Silent letters are the ghosts of pronunciations past.
The word knight for example, with its silent k, plus silent gh, is cognate with the German word for servant, Knecht, where every letter is pronounced.
Silent e (e.g., tot v. tote) is a bit more of a complicated story.
In Chaucer’s day, the e was pronounced. A complicated tale (a wink to the mega-nerds among you).
So, in a word like bite (not a real old-English example, but simpler for exposition) the e at the end would have meant that the word was pronounced bi.te, with two syllables. In Germanic, open syllables had long vowels, so bit would be short i, bite would be long. Nowadays, the distinction between long and short vowels in English is actually more than just length because of the Great Vowel Shift.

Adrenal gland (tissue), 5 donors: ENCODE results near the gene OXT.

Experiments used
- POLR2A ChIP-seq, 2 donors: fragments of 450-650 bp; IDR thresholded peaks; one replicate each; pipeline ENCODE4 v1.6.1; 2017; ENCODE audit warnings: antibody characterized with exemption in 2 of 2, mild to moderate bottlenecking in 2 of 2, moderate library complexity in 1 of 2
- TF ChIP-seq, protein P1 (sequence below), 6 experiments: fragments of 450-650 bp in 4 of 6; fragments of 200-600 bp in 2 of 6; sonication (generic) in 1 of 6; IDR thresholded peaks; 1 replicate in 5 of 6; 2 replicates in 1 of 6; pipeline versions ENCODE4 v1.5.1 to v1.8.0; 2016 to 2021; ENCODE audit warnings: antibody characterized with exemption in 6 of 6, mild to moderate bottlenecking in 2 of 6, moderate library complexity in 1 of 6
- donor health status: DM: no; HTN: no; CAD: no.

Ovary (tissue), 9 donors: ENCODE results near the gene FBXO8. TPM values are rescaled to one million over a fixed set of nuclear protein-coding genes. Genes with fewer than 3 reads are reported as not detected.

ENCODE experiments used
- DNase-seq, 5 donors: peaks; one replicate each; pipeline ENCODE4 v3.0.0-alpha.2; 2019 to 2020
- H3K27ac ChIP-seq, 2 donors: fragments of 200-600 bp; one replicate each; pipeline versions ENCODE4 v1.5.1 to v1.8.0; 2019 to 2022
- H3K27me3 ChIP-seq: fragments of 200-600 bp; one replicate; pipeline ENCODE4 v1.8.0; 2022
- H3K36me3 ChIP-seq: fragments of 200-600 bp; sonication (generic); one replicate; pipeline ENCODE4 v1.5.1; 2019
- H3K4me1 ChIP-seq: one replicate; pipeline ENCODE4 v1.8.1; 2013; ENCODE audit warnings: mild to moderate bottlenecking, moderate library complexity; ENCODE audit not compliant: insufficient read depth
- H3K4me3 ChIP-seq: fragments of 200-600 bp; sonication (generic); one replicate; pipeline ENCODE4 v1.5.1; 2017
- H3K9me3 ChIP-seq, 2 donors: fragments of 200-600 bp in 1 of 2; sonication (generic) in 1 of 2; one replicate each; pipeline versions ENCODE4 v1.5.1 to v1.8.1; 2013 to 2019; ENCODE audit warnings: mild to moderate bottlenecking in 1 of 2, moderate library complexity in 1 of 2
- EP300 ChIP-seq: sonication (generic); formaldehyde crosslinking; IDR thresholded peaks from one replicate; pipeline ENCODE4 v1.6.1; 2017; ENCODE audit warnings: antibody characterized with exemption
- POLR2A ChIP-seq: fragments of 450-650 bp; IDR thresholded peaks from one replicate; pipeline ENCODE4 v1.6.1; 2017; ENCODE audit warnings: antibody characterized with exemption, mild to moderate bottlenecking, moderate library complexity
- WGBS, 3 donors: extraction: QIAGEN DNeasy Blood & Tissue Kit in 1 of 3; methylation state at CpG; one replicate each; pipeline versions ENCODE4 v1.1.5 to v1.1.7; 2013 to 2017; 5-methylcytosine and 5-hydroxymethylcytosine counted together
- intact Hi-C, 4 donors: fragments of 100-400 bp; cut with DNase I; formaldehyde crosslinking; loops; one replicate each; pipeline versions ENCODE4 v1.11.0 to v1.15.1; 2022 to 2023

So, whereas before bite would have been something like beeetuh, the Great Vowel Shift and the eventual elision of the final e makes its modern pronunciation bayt – silent e.